The Hayes Theatre, Sydney
August 28, 2018
Hungarian playwright Miklós László’s 1937 Parfumerie is probably best known as the inspiration for the 1998 film You’ve Got Mail, starring Tom Hanks and Meg Ryan, but it has also spawned several musical theatre adaptations, including the 1963 Broadway musical She Loves Me which opened at the Hayes Theatre last night.
With music by Jerry Bock (who scored Fiddler on the Roof), lyrics by Sheldon Harnick and a book by Joe Masteroff, the show’s premise is simple: two employees at a Budapest Parfumerie in the 1930s fall in love anonymously, writing letters to each other through a lonely-hearts column, despite driving each other crazy in person. Making her Hayes directorial debut, Erin James finds in this rather old-fashioned musical plenty of humour and heart, supported by excellent singing and some wonderful comic turns.
The cast of Hayes Theatre Co’s She Loves Me. Photo © Noni Carroll
Against a gorgeous, period set by Isabel Hudson, lit warmly by Matt Cox, we meet the Maraczek’s Parfumerie family: from delivery boy Arpad Laszlo (Joel Granger) to clerks Georg Nowack (Rowan Witt), Ilona Ritter (Zoe Gertz), Stephen Kodaly (Kurt Phelan) and Ladislav Sipos (Jay James-Moody) overseen by aging proprietor Zoltan Maraczek (Tony Llewellyn-Jones). Suzanne Steele and Georgina Walker give the staff a steady stream of high maintenance customers. Into the mix is thrown a new employee, Amalia Balash (Caitlin Berry), who unbeknownst to Nowack – who immediately takes a dislike to her – is the Dear Friend of his secret correspondence.
Caitlin Berry and Rowan Witt in Hayes Theatre Co’s She Loves Me. Photo © Noni Carroll
This is a strong cast and while She Loves Me is no Fiddler on the Roof, Bock’s music has a rich, Hungarian flavour and there are moments for each of the characters to shine. Among the highlights are Gertz’s firecracker I Resolve, Grangers’ optimistic Try Me and Phelan’s sarcastic showpiece Grand Knowing You. James-Moody steals the show as both down-trodden clerk Sipos and a fastidious waiter, his comic timing absolutely impeccable – his Romantic Atmosphere was the hit of the night. Berry brings humour vocal sweetness to Amalia Balash in numbers like Will He Like Me? and Vanilla Ice Cream while her opposite number Witt – who has come off a fabulous run as Elder McKinley in The Book of Mormon – brings plenty of comedy, energy and a voice to back it up to Georg Nowack. His Tonight at Eight has a delightfully nervous, snappy energy and his performance of the show’s title song, She Loves Me, is brilliantly realised.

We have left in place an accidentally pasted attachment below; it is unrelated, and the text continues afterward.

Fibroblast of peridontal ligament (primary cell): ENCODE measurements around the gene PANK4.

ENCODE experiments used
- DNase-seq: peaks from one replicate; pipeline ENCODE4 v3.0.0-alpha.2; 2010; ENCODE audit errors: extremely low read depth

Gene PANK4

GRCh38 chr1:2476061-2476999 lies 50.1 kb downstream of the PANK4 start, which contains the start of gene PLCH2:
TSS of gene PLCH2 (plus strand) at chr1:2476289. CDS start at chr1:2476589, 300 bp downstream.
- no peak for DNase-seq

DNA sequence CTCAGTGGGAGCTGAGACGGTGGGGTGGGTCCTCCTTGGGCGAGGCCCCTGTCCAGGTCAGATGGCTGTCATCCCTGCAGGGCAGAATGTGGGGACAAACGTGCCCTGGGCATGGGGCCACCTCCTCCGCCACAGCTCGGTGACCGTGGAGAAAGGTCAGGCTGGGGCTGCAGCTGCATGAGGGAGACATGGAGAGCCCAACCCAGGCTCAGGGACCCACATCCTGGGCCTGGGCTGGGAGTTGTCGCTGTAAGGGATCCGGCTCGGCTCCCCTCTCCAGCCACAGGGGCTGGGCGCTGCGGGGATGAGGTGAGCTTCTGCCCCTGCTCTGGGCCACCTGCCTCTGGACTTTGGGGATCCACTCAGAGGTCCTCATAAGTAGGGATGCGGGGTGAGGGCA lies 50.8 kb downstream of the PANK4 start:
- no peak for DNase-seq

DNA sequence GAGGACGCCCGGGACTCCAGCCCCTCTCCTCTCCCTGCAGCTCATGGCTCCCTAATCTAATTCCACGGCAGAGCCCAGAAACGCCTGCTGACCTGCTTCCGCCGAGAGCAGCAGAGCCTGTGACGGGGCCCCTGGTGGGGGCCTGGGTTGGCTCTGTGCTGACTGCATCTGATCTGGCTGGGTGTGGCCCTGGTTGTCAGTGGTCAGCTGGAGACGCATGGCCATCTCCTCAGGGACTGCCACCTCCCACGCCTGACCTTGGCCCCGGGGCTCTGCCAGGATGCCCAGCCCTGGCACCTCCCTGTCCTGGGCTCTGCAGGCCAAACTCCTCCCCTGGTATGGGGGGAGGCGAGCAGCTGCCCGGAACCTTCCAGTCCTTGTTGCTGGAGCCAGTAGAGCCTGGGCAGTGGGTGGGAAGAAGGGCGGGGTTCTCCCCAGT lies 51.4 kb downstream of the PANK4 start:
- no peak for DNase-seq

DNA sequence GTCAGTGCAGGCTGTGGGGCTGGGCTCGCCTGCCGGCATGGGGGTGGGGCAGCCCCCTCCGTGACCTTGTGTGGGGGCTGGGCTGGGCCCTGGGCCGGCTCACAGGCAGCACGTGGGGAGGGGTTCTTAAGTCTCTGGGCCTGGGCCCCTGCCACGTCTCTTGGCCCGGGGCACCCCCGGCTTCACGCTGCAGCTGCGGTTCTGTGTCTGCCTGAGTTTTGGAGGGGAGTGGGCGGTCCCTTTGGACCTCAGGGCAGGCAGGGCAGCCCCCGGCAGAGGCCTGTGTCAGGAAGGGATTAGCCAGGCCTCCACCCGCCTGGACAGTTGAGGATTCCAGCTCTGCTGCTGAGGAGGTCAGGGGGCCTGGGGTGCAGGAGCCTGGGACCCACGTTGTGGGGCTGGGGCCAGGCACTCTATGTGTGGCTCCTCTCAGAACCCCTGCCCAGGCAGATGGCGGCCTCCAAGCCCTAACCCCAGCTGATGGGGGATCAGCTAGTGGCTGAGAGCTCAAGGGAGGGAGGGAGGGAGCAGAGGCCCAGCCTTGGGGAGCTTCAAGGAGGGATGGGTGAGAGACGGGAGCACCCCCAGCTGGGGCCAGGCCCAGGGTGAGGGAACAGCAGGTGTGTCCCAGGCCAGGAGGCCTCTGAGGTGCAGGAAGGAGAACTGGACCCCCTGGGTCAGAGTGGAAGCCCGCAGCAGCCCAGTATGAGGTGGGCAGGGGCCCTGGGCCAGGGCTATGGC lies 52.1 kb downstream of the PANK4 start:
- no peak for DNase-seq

Zoe Gertz and Jay James-Moody in Hayes Theatre Co’s She Loves Me. Photo © Noni Carroll
While the foibles of finding love and working in retail remain timeless, and gentle subversion softens some of the antiquated notions in this musical, there are still moments where the show feels quite dated. Book and lyrics aren’t fantastic – the jokes are of the aged American sit-com variety and the arc of Nowack and Balash’s relationship feels superficially drawn (there’s a tension built that never really pays off) – but James finds plenty of life in the details in between, nuance and humour coming across in the physical comedy and a carefully detailed visual experience.
Ensemble numbers such as Sounds Like Selling and the escalating mayhem of Twelve Days to Christmas are particularly fun, as is Leslie Bell’s choreography. While it might be a musical past its prime, sharp, energetic performances and strong direction make She Loves Me a fun night at the theatre.
She Loves Me is at the Hayes Theatre until September 22